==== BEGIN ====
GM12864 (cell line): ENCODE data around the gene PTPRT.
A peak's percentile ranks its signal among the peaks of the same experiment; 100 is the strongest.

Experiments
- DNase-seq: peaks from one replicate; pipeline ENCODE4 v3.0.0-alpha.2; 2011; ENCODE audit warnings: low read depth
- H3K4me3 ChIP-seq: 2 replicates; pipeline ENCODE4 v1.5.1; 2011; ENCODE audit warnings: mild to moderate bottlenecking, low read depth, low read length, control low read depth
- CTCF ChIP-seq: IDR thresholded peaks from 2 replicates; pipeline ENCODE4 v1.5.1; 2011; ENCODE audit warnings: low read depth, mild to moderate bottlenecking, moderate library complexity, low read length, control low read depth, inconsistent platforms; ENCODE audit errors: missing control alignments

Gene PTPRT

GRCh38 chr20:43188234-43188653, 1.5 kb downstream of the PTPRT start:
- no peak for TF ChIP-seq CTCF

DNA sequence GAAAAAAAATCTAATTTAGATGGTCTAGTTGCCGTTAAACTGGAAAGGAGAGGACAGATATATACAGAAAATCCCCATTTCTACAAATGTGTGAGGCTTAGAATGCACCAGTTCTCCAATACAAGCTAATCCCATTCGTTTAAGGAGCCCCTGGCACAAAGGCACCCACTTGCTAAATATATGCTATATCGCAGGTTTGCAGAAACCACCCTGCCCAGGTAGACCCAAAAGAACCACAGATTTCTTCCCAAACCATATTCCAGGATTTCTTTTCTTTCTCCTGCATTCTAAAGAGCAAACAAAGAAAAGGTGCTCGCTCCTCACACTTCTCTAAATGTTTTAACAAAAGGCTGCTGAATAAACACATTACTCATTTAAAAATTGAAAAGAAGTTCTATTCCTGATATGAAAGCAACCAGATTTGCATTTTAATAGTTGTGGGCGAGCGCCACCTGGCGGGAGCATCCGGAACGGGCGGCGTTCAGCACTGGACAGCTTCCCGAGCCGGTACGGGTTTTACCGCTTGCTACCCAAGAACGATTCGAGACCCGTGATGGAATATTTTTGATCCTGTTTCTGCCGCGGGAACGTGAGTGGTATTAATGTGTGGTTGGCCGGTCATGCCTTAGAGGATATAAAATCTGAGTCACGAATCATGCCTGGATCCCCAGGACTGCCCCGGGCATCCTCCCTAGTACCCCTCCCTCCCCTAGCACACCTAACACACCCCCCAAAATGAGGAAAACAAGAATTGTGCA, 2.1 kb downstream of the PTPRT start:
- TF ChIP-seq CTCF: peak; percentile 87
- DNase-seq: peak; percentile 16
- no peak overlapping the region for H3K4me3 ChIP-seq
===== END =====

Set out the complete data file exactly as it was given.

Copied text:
GM12864 (cell line): ENCODE data around the gene PTPRT.
A peak's percentile ranks its signal among the peaks of the same experiment; 100 is the strongest.

Experiments
- DNase-seq: peaks from one replicate; pipeline ENCODE4 v3.0.0-alpha.2; 2011; ENCODE audit warnings: low read depth
- H3K4me3 ChIP-seq: 2 replicates; pipeline ENCODE4 v1.5.1; 2011; ENCODE audit warnings: mild to moderate bottlenecking, low read depth, low read length, control low read depth
- CTCF ChIP-seq: IDR thresholded peaks from 2 replicates; pipeline ENCODE4 v1.5.1; 2011; ENCODE audit warnings: low read depth, mild to moderate bottlenecking, moderate library complexity, low read length, control low read depth, inconsistent platforms; ENCODE audit errors: missing control alignments

Gene PTPRT

GRCh38 chr20:43188234-43188653, 1.5 kb downstream of the PTPRT start:
- no peak for TF ChIP-seq CTCF

DNA sequence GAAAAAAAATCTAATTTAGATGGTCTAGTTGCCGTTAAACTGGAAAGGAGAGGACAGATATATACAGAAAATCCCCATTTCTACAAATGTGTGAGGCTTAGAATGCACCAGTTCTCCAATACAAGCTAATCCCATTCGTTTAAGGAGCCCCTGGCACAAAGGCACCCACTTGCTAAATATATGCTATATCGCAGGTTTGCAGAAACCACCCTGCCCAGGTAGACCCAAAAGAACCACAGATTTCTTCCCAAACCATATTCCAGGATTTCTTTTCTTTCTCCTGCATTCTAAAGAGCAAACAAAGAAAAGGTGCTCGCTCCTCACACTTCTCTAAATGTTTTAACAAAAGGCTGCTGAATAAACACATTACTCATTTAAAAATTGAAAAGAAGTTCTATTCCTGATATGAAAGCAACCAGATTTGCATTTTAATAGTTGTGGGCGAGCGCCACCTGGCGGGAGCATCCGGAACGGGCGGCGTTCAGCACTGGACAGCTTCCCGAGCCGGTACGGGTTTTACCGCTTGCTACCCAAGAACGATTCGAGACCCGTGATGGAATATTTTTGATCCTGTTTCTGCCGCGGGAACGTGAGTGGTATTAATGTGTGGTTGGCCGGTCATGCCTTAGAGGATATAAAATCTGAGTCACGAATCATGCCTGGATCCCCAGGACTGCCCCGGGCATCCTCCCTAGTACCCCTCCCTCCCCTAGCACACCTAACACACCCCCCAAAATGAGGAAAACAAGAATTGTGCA, 2.1 kb downstream of the PTPRT start:
- TF ChIP-seq CTCF: peak; percentile 87
- DNase-seq: peak; percentile 16
- no peak overlapping the region for H3K4me3 ChIP-seq